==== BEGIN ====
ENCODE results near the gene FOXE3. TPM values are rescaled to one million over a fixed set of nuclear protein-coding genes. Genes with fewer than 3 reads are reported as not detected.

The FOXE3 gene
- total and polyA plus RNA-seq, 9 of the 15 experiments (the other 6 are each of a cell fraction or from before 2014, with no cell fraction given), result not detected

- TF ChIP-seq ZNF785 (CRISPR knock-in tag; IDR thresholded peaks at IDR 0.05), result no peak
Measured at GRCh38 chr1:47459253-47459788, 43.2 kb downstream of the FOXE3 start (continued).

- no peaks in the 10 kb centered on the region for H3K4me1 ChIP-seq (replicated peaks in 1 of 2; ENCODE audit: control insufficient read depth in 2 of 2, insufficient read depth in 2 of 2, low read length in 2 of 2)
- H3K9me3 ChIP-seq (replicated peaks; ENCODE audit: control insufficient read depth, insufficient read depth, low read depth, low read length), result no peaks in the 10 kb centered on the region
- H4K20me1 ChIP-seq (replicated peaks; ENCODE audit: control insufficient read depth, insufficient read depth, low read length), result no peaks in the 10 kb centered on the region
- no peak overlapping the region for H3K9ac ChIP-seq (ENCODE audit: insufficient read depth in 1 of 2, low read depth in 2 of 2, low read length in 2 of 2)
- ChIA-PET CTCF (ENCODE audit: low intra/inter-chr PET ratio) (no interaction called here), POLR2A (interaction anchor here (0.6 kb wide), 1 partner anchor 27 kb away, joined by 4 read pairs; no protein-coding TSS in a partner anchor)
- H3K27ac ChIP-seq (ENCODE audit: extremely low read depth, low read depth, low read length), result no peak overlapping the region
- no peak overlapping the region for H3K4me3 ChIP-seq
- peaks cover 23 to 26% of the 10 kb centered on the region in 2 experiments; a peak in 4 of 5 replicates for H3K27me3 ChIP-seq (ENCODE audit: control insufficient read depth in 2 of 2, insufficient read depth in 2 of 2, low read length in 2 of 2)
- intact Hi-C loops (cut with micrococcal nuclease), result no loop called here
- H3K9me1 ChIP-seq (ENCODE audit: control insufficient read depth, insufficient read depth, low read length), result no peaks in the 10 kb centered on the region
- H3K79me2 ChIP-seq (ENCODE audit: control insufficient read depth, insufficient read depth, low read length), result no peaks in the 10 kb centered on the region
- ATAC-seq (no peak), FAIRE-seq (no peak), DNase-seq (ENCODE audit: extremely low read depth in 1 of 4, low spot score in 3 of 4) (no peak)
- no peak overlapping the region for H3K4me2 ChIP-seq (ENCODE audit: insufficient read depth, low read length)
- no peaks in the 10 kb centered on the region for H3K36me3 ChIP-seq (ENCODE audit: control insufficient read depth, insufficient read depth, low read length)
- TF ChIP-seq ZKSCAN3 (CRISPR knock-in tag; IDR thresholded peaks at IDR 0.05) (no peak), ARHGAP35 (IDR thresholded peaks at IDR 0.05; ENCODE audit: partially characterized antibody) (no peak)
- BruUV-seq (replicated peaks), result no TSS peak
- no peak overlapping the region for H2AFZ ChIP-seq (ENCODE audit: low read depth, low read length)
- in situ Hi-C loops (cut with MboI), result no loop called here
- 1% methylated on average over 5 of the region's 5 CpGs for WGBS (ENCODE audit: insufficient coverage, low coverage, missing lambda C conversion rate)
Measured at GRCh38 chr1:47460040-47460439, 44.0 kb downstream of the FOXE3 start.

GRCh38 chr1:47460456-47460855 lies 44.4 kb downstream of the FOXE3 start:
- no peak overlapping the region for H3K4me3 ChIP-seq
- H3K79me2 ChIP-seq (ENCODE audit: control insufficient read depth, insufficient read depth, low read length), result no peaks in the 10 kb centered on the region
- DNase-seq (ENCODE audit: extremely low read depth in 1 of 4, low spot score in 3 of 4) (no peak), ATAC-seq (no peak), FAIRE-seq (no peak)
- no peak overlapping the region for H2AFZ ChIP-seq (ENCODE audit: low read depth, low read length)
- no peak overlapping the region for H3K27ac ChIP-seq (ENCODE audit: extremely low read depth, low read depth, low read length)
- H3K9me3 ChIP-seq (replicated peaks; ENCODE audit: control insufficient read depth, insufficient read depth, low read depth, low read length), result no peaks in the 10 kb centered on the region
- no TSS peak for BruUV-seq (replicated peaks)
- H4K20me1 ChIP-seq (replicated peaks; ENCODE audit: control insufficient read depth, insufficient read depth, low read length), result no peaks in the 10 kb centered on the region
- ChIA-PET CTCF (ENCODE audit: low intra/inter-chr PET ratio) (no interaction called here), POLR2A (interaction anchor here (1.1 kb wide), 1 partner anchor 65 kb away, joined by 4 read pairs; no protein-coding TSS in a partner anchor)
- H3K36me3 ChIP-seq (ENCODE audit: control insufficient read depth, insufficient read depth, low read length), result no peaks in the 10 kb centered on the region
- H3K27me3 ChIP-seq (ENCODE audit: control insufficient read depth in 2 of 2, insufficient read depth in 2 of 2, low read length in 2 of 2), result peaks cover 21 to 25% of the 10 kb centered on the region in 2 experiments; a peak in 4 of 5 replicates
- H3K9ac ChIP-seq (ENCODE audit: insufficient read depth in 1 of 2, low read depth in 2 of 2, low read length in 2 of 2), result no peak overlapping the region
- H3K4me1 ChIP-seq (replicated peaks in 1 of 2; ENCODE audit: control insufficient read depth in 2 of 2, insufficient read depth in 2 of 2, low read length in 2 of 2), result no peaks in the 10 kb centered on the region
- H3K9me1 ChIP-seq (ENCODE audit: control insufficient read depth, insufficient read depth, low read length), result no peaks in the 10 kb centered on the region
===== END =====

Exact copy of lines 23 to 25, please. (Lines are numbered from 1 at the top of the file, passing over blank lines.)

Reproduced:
- in situ Hi-C loops (cut with MboI), result no loop called here
- 1% methylated on average over 5 of the region's 5 CpGs for WGBS (ENCODE audit: insufficient coverage, low coverage, missing lambda C conversion rate)
Measured at GRCh38 chr1:47460040-47460439, 44.0 kb downstream of the FOXE3 start.